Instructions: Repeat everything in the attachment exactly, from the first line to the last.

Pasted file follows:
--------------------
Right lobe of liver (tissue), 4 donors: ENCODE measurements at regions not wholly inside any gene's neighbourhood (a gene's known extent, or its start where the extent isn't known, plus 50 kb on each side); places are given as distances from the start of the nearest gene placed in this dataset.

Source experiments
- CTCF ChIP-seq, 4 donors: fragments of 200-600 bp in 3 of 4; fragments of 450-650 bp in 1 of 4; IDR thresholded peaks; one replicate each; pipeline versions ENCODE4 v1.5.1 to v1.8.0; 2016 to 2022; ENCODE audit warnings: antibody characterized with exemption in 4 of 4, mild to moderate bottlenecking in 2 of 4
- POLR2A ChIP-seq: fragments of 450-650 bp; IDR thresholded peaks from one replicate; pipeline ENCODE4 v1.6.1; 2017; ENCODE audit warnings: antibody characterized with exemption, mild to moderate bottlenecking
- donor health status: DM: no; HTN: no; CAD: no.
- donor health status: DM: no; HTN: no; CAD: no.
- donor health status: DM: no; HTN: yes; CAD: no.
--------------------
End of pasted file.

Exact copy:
Right lobe of liver (tissue), 4 donors: ENCODE measurements at regions not wholly inside any gene's neighbourhood (a gene's known extent, or its start where the extent isn't known, plus 50 kb on each side); places are given as distances from the start of the nearest gene placed in this dataset.

Source experiments
- CTCF ChIP-seq, 4 donors: fragments of 200-600 bp in 3 of 4; fragments of 450-650 bp in 1 of 4; IDR thresholded peaks; one replicate each; pipeline versions ENCODE4 v1.5.1 to v1.8.0; 2016 to 2022; ENCODE audit warnings: antibody characterized with exemption in 4 of 4, mild to moderate bottlenecking in 2 of 4
- POLR2A ChIP-seq: fragments of 450-650 bp; IDR thresholded peaks from one replicate; pipeline ENCODE4 v1.6.1; 2017; ENCODE audit warnings: antibody characterized with exemption, mild to moderate bottlenecking
- donor health status: DM: no; HTN: no; CAD: no.
- donor health status: DM: no; HTN: no; CAD: no.
- donor health status: DM: no; HTN: yes; CAD: no.